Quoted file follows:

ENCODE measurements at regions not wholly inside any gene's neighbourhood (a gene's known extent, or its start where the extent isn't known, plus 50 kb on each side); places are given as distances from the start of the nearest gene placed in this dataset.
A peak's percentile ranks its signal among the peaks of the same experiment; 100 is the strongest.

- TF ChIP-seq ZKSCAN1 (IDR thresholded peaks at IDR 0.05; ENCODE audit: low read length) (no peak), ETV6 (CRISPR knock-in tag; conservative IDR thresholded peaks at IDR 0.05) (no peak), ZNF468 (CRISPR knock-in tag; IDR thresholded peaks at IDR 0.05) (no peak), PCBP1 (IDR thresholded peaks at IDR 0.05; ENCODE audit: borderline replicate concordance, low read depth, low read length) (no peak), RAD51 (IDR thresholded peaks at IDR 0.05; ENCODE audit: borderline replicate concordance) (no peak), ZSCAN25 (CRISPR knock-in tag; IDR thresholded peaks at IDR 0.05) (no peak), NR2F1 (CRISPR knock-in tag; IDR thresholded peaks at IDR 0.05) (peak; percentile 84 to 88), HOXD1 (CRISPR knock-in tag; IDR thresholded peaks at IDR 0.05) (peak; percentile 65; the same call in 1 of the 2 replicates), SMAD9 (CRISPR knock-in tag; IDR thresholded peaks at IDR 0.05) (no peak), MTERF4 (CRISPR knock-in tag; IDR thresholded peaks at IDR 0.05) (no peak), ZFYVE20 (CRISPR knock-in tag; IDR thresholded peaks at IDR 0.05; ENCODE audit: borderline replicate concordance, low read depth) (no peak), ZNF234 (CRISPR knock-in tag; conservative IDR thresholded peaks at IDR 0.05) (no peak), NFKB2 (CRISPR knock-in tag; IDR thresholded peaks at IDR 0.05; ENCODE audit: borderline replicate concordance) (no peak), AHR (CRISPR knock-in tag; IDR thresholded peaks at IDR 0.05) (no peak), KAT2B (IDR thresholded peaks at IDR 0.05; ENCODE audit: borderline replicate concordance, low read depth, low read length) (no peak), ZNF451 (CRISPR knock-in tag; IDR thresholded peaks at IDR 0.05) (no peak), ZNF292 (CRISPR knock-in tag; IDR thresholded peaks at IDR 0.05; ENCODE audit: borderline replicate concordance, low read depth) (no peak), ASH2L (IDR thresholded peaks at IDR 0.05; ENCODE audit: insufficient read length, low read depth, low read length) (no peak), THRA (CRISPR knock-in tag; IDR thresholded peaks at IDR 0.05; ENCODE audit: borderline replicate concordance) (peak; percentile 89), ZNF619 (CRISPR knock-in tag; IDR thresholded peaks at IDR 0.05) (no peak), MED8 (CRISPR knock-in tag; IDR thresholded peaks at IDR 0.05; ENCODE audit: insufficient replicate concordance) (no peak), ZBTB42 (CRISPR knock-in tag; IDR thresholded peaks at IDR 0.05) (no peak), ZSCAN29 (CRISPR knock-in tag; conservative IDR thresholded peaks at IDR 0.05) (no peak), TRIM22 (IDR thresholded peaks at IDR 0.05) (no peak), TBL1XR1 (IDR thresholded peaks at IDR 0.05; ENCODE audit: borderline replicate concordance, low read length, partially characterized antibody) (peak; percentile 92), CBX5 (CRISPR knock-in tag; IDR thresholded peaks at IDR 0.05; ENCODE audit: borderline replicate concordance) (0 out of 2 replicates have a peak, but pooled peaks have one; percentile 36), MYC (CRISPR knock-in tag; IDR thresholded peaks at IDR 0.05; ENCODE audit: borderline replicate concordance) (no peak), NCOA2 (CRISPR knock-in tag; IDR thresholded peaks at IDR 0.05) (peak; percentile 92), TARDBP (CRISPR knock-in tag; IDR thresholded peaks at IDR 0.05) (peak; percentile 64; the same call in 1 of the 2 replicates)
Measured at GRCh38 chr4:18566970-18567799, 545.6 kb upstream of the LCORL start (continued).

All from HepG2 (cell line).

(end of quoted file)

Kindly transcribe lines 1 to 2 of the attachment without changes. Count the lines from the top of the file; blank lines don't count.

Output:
ENCODE measurements at regions not wholly inside any gene's neighbourhood (a gene's known extent, or its start where the extent isn't known, plus 50 kb on each side); places are given as distances from the start of the nearest gene placed in this dataset.
A peak's percentile ranks its signal among the peaks of the same experiment; 100 is the strongest.